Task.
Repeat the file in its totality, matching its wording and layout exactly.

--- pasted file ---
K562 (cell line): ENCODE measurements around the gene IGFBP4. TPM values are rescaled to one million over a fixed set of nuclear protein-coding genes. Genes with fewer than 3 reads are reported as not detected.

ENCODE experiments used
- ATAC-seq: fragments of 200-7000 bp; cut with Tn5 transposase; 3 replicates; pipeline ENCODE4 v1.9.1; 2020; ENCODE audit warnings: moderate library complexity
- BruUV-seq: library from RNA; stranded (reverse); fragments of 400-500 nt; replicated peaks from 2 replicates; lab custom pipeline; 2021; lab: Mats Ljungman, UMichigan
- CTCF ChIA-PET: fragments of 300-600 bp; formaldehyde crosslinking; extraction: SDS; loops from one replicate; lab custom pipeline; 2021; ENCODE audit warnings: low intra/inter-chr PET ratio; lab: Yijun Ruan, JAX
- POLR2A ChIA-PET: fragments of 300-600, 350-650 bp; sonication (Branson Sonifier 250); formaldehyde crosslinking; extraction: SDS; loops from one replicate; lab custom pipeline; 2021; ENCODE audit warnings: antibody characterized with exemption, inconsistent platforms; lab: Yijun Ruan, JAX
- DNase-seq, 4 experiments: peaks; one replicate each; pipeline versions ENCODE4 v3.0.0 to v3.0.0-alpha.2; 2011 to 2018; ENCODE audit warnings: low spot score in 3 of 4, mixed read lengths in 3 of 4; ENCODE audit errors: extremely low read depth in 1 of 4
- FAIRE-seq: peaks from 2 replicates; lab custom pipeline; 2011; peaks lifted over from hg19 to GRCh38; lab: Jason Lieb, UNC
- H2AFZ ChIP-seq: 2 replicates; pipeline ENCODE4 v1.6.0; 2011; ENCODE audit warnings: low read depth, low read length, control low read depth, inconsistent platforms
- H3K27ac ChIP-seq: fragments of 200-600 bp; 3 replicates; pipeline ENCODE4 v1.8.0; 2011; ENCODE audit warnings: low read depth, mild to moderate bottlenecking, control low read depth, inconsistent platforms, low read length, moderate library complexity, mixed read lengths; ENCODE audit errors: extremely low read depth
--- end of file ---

K562 (cell line): ENCODE measurements around the gene IGFBP4. TPM values are rescaled to one million over a fixed set of nuclear protein-coding genes. Genes with fewer than 3 reads are reported as not detected.

ENCODE experiments used
- ATAC-seq: fragments of 200-7000 bp; cut with Tn5 transposase; 3 replicates; pipeline ENCODE4 v1.9.1; 2020; ENCODE audit warnings: moderate library complexity
- BruUV-seq: library from RNA; stranded (reverse); fragments of 400-500 nt; replicated peaks from 2 replicates; lab custom pipeline; 2021; lab: Mats Ljungman, UMichigan
- CTCF ChIA-PET: fragments of 300-600 bp; formaldehyde crosslinking; extraction: SDS; loops from one replicate; lab custom pipeline; 2021; ENCODE audit warnings: low intra/inter-chr PET ratio; lab: Yijun Ruan, JAX
- POLR2A ChIA-PET: fragments of 300-600, 350-650 bp; sonication (Branson Sonifier 250); formaldehyde crosslinking; extraction: SDS; loops from one replicate; lab custom pipeline; 2021; ENCODE audit warnings: antibody characterized with exemption, inconsistent platforms; lab: Yijun Ruan, JAX
- DNase-seq, 4 experiments: peaks; one replicate each; pipeline versions ENCODE4 v3.0.0 to v3.0.0-alpha.2; 2011 to 2018; ENCODE audit warnings: low spot score in 3 of 4, mixed read lengths in 3 of 4; ENCODE audit errors: extremely low read depth in 1 of 4
- FAIRE-seq: peaks from 2 replicates; lab custom pipeline; 2011; peaks lifted over from hg19 to GRCh38; lab: Jason Lieb, UNC
- H2AFZ ChIP-seq: 2 replicates; pipeline ENCODE4 v1.6.0; 2011; ENCODE audit warnings: low read depth, low read length, control low read depth, inconsistent platforms
- H3K27ac ChIP-seq: fragments of 200-600 bp; 3 replicates; pipeline ENCODE4 v1.8.0; 2011; ENCODE audit warnings: low read depth, mild to moderate bottlenecking, control low read depth, inconsistent platforms, low read length, moderate library complexity, mixed read lengths; ENCODE audit errors: extremely low read depth